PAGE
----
Lights Rise on Grace by Chad Beckim arrives at Azuka as part of the National New Play Network’s ambitious Rolling World Premiere initiative, in which several theatres produce a work in succession. The idea is that each production is an opportunity to continue the development process. In this case, Azuka is the third stop – previously it was done at Woolly Mammoth in Washington, D. C., and at Stageworks in Florida.
It’s easy to see the value for Beckim and all the artists involved. As for what audiences are getting – that’s a different question.
I understand the appeal of Lights Up on Grace, which hits many benchmarks regional theatres are looking for – it’s just under 90 minutes, has a small cast (three actors, each playing one principal character and assorted others), and is notable for racial diversity. Grace, a teenage schoolgirl, is Chinese; her boyfriend, Large, is black; Riece, who is Large’s prison buddy, is white.
This description requires context. Light Up on Grace covers a number of years in the interlocking lives of its three main characters. It’s probably best to discover the details on your own – I’ll add only that the story is emotionally fraught and full of grit. Beckim’s style is punchy and deliberately fragmented.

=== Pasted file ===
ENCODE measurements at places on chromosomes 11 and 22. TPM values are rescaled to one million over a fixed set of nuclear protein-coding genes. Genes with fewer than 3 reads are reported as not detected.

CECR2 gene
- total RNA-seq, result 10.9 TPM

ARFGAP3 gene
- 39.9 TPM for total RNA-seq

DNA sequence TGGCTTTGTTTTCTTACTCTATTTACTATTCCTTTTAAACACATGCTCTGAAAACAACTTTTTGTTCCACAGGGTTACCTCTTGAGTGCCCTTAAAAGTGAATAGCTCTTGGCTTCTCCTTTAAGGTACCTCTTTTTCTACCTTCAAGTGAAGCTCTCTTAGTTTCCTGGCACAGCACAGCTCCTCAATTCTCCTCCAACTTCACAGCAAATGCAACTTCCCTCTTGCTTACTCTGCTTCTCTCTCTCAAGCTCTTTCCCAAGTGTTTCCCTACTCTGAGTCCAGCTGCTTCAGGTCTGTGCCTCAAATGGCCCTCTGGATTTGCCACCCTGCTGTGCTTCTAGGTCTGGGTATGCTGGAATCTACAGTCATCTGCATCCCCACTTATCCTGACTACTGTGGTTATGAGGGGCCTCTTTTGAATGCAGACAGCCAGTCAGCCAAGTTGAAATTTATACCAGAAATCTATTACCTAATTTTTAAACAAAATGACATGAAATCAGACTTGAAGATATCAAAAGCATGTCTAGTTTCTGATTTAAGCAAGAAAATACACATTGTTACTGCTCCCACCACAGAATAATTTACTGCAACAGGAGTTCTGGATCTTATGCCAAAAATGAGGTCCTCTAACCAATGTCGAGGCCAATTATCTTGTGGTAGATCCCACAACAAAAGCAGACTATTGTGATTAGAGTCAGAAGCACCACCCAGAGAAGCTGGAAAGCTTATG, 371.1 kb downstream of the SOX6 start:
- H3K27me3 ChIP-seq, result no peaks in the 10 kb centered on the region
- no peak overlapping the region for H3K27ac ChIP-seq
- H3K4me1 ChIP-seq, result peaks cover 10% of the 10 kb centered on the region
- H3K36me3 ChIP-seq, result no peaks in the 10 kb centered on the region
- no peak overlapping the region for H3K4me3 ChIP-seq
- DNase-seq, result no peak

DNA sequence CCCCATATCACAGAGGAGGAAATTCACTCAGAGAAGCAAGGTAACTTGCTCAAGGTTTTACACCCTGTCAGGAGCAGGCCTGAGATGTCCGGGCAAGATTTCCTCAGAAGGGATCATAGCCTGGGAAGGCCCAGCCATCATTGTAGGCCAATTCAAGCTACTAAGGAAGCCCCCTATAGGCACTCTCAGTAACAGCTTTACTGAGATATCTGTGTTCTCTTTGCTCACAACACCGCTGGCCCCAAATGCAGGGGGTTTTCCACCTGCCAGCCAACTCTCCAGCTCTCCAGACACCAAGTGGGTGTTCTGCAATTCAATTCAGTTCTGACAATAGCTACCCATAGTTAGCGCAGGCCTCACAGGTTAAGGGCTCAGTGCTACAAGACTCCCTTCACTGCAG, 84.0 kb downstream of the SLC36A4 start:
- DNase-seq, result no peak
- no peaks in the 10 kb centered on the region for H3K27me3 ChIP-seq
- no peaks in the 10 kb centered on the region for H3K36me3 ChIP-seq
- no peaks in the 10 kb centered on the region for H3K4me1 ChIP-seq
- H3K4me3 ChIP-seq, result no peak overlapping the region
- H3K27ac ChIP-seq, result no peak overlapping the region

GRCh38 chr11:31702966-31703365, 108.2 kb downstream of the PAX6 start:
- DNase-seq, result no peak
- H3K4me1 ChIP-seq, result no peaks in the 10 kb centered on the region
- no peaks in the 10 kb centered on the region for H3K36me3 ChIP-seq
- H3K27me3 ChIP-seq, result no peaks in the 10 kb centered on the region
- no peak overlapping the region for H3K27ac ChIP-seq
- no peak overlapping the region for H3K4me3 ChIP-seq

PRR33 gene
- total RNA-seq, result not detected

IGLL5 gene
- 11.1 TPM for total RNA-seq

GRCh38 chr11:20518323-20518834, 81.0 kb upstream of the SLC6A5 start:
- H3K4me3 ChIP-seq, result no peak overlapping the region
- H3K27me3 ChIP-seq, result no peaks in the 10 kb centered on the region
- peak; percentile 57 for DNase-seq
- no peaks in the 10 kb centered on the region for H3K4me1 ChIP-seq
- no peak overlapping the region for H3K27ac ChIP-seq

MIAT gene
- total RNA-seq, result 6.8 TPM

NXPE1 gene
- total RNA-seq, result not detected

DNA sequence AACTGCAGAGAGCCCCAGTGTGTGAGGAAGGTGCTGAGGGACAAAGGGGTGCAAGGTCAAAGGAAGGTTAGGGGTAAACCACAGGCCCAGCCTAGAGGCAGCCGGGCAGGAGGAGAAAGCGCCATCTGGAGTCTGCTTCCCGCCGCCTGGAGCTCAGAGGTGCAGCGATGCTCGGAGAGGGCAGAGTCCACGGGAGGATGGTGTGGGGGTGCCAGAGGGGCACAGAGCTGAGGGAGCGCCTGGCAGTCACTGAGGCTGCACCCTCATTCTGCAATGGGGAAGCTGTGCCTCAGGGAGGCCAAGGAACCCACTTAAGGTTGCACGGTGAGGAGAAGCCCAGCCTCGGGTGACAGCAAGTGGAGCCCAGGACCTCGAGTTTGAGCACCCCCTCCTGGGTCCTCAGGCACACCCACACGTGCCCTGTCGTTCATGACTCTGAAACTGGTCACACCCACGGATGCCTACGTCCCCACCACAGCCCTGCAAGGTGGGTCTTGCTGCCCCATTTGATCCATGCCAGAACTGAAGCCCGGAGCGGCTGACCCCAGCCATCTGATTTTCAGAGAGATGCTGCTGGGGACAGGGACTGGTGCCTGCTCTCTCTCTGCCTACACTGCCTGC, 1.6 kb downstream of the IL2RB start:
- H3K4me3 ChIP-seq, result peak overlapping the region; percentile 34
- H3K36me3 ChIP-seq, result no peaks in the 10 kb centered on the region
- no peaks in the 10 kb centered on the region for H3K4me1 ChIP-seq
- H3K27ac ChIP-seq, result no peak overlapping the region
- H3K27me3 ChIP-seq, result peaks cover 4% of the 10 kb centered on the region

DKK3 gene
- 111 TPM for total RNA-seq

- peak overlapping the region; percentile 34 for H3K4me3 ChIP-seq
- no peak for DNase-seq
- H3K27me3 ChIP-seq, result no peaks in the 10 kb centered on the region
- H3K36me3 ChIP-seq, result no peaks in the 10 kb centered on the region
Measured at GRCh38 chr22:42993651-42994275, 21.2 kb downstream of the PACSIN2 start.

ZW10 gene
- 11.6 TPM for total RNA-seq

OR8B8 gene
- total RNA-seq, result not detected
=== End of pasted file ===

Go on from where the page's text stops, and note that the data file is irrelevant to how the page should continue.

There’s some pleasure to the virtuosic riffing and short, energetic scenelets. But it wears thin quickly, and there’s not enough development of characters and relationships to make us care. Similarly, director Kevin Glaccum’s production is polished and visually accomplished (fine light and scenic design by J. Dominic Chacon and Colin McIlvane), but I sometimes wished for something simpler and more straightforward. Among the three talented actors – Bi Jean Ngo as Grace, Ashton Carter as Large, and Keith J. Conallen as Riece – only Conallen was free of unwelcome artifice.
Beckim’s seriousness is not in doubt – he wants Lights Rise on Grace to be a deep examination of three linked lives, as well as a study of their circumstances. But the shorthand style robs the story of nuance, and the quick interjections by supporting characters – delineated by mostly by accents – feel perilously close to racial stereotypes.
Lights Rise on Grace, Azuka Theatre at the Adrienne, 2030 Sansom St., www.azukatheatre.org, through November 22nd.
Categories: Criticism, Philadelphia, Theater
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